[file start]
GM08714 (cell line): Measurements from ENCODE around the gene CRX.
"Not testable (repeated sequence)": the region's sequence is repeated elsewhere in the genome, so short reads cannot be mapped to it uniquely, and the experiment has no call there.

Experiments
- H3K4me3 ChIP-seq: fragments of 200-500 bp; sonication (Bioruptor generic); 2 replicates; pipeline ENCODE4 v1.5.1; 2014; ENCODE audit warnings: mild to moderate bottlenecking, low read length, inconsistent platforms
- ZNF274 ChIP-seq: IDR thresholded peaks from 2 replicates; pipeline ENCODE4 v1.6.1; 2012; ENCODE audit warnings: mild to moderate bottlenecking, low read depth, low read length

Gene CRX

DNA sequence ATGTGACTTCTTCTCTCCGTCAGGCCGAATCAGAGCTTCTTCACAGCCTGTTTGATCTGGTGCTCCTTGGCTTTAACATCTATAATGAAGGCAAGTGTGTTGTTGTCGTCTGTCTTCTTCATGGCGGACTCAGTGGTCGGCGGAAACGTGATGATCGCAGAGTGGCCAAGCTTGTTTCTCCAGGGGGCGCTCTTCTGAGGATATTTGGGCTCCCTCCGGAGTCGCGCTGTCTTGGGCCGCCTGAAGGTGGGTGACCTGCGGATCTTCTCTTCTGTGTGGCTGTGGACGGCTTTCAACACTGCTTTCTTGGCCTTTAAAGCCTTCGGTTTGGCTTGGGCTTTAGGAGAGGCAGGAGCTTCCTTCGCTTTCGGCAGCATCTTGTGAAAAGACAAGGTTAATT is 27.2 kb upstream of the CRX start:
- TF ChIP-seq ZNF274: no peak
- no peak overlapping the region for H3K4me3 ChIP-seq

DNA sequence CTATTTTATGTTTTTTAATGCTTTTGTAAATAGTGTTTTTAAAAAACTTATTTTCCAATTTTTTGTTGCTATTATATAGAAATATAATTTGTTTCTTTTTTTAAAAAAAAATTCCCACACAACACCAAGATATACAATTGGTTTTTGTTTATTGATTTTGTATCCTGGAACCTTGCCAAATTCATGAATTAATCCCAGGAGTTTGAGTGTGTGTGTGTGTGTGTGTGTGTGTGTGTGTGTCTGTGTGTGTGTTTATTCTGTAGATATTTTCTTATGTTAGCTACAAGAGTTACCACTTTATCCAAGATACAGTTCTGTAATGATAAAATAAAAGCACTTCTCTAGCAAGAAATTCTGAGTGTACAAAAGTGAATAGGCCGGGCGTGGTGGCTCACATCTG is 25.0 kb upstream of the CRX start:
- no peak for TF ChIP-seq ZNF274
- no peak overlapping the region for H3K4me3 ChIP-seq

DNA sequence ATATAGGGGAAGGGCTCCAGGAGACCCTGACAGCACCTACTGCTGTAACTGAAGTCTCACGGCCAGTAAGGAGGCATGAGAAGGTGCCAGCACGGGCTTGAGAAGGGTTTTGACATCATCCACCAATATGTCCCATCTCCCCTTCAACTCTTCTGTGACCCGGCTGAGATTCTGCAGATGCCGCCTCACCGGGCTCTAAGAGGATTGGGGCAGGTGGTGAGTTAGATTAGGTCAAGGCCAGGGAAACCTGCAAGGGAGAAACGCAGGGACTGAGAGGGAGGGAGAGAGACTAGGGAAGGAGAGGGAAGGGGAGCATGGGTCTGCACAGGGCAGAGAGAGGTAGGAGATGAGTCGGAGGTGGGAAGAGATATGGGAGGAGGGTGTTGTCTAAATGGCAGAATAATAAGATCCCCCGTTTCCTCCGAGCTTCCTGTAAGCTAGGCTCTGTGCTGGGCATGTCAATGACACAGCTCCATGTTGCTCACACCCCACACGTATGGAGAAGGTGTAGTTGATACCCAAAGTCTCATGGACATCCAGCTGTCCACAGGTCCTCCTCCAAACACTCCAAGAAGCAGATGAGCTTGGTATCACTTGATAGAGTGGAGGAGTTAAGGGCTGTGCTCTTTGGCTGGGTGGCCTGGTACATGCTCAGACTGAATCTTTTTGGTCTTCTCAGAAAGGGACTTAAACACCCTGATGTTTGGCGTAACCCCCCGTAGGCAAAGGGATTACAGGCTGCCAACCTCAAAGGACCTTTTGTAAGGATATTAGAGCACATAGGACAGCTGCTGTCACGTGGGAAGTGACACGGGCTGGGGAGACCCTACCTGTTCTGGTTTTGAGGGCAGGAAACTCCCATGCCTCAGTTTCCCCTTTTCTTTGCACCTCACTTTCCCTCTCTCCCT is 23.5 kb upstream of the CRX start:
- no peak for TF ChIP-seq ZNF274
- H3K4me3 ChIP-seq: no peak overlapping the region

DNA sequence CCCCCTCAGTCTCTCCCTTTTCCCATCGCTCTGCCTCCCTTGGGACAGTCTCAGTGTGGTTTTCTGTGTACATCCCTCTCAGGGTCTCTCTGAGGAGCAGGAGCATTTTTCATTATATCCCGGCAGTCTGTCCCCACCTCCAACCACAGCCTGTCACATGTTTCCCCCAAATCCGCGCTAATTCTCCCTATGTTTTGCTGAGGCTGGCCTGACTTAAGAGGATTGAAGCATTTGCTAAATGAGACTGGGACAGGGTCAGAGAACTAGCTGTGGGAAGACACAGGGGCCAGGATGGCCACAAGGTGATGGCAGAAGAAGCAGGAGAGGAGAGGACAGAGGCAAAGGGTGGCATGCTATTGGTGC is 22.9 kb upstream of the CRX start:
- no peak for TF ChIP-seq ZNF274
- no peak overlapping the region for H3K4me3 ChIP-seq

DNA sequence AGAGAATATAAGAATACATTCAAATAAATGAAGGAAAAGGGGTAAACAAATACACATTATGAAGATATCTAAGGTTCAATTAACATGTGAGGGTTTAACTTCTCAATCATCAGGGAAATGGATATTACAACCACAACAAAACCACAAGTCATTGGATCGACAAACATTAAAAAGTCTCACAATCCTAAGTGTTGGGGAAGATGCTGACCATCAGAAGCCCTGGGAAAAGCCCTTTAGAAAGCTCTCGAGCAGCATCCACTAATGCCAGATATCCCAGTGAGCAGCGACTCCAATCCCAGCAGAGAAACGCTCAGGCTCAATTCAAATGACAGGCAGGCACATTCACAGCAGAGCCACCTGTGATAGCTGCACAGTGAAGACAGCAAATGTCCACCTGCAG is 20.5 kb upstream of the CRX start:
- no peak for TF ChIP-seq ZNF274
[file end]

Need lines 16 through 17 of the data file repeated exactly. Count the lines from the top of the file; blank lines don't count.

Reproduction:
DNA sequence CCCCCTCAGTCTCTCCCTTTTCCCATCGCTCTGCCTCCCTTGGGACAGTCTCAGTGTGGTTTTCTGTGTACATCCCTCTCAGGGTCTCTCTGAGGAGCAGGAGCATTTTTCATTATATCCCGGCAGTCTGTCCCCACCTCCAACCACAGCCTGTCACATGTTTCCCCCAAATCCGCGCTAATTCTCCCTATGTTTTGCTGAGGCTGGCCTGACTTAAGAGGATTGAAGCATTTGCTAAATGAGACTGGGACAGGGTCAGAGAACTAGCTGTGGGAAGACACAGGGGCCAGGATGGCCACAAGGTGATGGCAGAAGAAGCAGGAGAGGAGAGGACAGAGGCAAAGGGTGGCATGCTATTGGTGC is 22.9 kb upstream of the CRX start:
- no peak for TF ChIP-seq ZNF274